Those looking to purchase real estate typically use bridge loans to facilitate the transition from one home to another while the first is still on the market. While this sounds like the perfect solution, there is still some amount of inherent risk. Bridge loans are commonly used in certain categories of property, so you will need to consider all the pertinent factors related to your scenario in order to determine if a bridge loan is a proper financing strategy for you.
What Are Bridge Loans?
Bridge loans are relatively short term and secured by your existing residence. They function to literally bridge the difference between the sales price of a new property and the and the purchaser’s new mortgage balance, in the event the homebuyer’s current home hasn’t been sold prior to the closing process wrapping up. Essentially, the buyer is borrowing their down payment on the new home before the old home is sold. Although lenders generally have more leeway to accept a higher debt-to-income ratio if the buyer’s new home is a conforming loan, the majority of lenders will cap the home buyer’s debt-to-income ratio to 50% if the new residence is a jumbo loan.
Bridge Loan Pros
Using a bridge loan for a real estate transaction allows the buyer to immediately utilize the built-in equity in their current home to acquire a new residence without having to put the process on hold until the old home is successfully sold. Additionally, some bridge loan packages may not require monthly installment payments for the first couple of months and they grant the borrower some degree of flexibility in terms of payment when there is an established source of cash flow. Another option available to the buyer is to remove the contingency to sell and still progress with the property transaction if they have submitted a contingent offer to buy a new property and the seller issues a notice to perform.
Bridge Loan Risk Factors
The typical bridge loan carries a slightly higher interest rate than typical home equity loans. Usually, bridge loan interest rates will run on average approximately 2% higher than a standard 30-year, standard fixed-rate mortgage. Some borrowers may also be concerned with having to pay two mortgage balances while they accrue interest on a bridge loan. If the old residence for sale is not receiving any traction from potential borrowers, it may add to this stress surrounding more long-term financial concerns. That being said, a lot of sellers will refuse to accept an offer that is contingent on the sale of the buyer’s existing home—especially in a seller’s market. Acquiring a bridge loan in order to remove this contingency can make a buyer’s purchase offer considerably more attractive to sellers, which can be a crucial edge in competitive markets.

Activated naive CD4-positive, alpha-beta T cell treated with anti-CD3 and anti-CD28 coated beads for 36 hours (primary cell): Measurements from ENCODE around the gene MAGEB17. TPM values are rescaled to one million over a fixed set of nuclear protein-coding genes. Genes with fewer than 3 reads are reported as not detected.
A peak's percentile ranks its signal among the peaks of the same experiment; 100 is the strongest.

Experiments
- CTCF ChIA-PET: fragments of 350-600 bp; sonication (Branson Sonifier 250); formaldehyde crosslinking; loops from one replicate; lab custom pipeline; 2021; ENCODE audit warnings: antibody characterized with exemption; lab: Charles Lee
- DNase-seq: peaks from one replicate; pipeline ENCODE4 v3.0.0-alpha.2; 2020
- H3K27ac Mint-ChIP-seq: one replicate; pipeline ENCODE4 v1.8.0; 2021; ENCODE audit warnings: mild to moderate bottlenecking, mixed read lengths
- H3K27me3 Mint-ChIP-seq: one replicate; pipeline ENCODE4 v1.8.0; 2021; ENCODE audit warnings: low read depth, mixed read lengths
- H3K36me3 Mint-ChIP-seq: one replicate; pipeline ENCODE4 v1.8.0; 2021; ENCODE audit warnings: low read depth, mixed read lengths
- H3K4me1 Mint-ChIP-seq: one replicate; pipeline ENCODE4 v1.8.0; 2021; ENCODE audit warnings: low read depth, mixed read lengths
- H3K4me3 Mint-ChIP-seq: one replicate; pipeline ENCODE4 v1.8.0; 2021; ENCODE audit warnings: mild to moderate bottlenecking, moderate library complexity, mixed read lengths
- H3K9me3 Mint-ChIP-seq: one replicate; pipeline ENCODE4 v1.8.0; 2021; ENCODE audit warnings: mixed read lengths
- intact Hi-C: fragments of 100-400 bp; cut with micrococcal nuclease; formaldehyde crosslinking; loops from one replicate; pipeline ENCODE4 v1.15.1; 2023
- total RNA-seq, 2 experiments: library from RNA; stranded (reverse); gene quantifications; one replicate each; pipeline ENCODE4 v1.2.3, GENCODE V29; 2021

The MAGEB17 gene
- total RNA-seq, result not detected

Bridge Loan Basics
Not all lenders have established set guidelines regarding minimum FICO scores or debt-to-income ratios that borrowers have to meet in order to obtain a bridge loan. In these scenarios, the decision on whether or not to fund is more influenced about whether or not the transaction is reasonable and makes financial sense from a financial perspective. The portion of the underwriting process that requires formal guidelines is the more long-term financing decision regarding the new home. There are lenders who will sign off on conforming loans that exclude the bridge loan payment solely for qualifying purposes. The borrower is qualified to purchase the new home by merging the existing mortgage payment if it exists with their new home.
The Bottom Line
If you do not have the requisite liquidity and your existing residence is still lingering on the market, the option of funding the down payment for your new home using a bridge loan may be the perfect fix to a short-term cash shortage. If you are confident that your old home will eventually sell, or if you have a secondary plan in place to financially accommodate having to make multiple mortgage payments, the primary advantage of a bridge loan is that it enables you as a buyer to avoid having to make contingent offers—which could give you a leg up on competing buyers.
If you are looking to partner with a hard money lender on your next bridge loan, reach out to Express Capital Financing today. We offer competitive rates and have over 30+ years in the industry.